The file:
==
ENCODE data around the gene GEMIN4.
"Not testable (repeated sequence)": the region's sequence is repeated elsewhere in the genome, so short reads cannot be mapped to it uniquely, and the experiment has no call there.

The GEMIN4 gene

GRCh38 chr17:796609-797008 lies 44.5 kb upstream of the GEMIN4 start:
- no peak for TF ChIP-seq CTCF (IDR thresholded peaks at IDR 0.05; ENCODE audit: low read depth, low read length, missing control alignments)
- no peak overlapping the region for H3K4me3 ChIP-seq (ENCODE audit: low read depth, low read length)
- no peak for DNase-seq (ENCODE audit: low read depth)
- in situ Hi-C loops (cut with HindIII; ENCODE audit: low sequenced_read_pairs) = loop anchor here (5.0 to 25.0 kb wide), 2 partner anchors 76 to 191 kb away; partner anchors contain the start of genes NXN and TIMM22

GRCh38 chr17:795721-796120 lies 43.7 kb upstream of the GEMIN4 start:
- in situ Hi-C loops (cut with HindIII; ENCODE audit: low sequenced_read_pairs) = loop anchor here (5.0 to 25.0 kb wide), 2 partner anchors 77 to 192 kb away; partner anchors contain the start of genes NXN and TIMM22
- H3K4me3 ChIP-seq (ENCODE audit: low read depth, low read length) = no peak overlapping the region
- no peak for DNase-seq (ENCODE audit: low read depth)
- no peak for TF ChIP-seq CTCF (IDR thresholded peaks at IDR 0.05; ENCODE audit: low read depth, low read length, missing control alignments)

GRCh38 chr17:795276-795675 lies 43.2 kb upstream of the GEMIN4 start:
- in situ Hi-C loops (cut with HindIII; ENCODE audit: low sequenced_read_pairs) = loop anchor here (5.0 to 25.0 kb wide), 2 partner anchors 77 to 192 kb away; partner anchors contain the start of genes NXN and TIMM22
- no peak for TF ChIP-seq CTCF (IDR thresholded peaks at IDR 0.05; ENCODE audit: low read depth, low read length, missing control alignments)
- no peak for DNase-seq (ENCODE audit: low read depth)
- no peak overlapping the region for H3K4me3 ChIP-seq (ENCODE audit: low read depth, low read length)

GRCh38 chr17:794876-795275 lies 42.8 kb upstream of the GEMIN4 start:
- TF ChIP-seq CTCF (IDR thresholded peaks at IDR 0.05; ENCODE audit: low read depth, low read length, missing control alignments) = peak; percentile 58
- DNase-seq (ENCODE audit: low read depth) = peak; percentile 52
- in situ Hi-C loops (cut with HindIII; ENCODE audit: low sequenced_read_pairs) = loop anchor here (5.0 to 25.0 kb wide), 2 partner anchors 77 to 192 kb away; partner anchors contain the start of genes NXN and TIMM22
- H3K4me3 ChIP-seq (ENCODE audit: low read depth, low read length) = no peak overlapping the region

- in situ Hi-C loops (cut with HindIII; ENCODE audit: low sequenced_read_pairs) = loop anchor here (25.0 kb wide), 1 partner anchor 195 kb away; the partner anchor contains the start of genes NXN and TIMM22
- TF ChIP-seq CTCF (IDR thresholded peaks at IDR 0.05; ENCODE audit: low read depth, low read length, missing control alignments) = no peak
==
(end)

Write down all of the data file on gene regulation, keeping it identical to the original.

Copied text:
ENCODE data around the gene GEMIN4.
"Not testable (repeated sequence)": the region's sequence is repeated elsewhere in the genome, so short reads cannot be mapped to it uniquely, and the experiment has no call there.

The GEMIN4 gene

GRCh38 chr17:796609-797008 lies 44.5 kb upstream of the GEMIN4 start:
- no peak for TF ChIP-seq CTCF (IDR thresholded peaks at IDR 0.05; ENCODE audit: low read depth, low read length, missing control alignments)
- no peak overlapping the region for H3K4me3 ChIP-seq (ENCODE audit: low read depth, low read length)
- no peak for DNase-seq (ENCODE audit: low read depth)
- in situ Hi-C loops (cut with HindIII; ENCODE audit: low sequenced_read_pairs) = loop anchor here (5.0 to 25.0 kb wide), 2 partner anchors 76 to 191 kb away; partner anchors contain the start of genes NXN and TIMM22

GRCh38 chr17:795721-796120 lies 43.7 kb upstream of the GEMIN4 start:
- in situ Hi-C loops (cut with HindIII; ENCODE audit: low sequenced_read_pairs) = loop anchor here (5.0 to 25.0 kb wide), 2 partner anchors 77 to 192 kb away; partner anchors contain the start of genes NXN and TIMM22
- H3K4me3 ChIP-seq (ENCODE audit: low read depth, low read length) = no peak overlapping the region
- no peak for DNase-seq (ENCODE audit: low read depth)
- no peak for TF ChIP-seq CTCF (IDR thresholded peaks at IDR 0.05; ENCODE audit: low read depth, low read length, missing control alignments)

GRCh38 chr17:795276-795675 lies 43.2 kb upstream of the GEMIN4 start:
- in situ Hi-C loops (cut with HindIII; ENCODE audit: low sequenced_read_pairs) = loop anchor here (5.0 to 25.0 kb wide), 2 partner anchors 77 to 192 kb away; partner anchors contain the start of genes NXN and TIMM22
- no peak for TF ChIP-seq CTCF (IDR thresholded peaks at IDR 0.05; ENCODE audit: low read depth, low read length, missing control alignments)
- no peak for DNase-seq (ENCODE audit: low read depth)
- no peak overlapping the region for H3K4me3 ChIP-seq (ENCODE audit: low read depth, low read length)

GRCh38 chr17:794876-795275 lies 42.8 kb upstream of the GEMIN4 start:
- TF ChIP-seq CTCF (IDR thresholded peaks at IDR 0.05; ENCODE audit: low read depth, low read length, missing control alignments) = peak; percentile 58
- DNase-seq (ENCODE audit: low read depth) = peak; percentile 52
- in situ Hi-C loops (cut with HindIII; ENCODE audit: low sequenced_read_pairs) = loop anchor here (5.0 to 25.0 kb wide), 2 partner anchors 77 to 192 kb away; partner anchors contain the start of genes NXN and TIMM22
- H3K4me3 ChIP-seq (ENCODE audit: low read depth, low read length) = no peak overlapping the region

- in situ Hi-C loops (cut with HindIII; ENCODE audit: low sequenced_read_pairs) = loop anchor here (25.0 kb wide), 1 partner anchor 195 kb away; the partner anchor contains the start of genes NXN and TIMM22
- TF ChIP-seq CTCF (IDR thresholded peaks at IDR 0.05; ENCODE audit: low read depth, low read length, missing control alignments) = no peak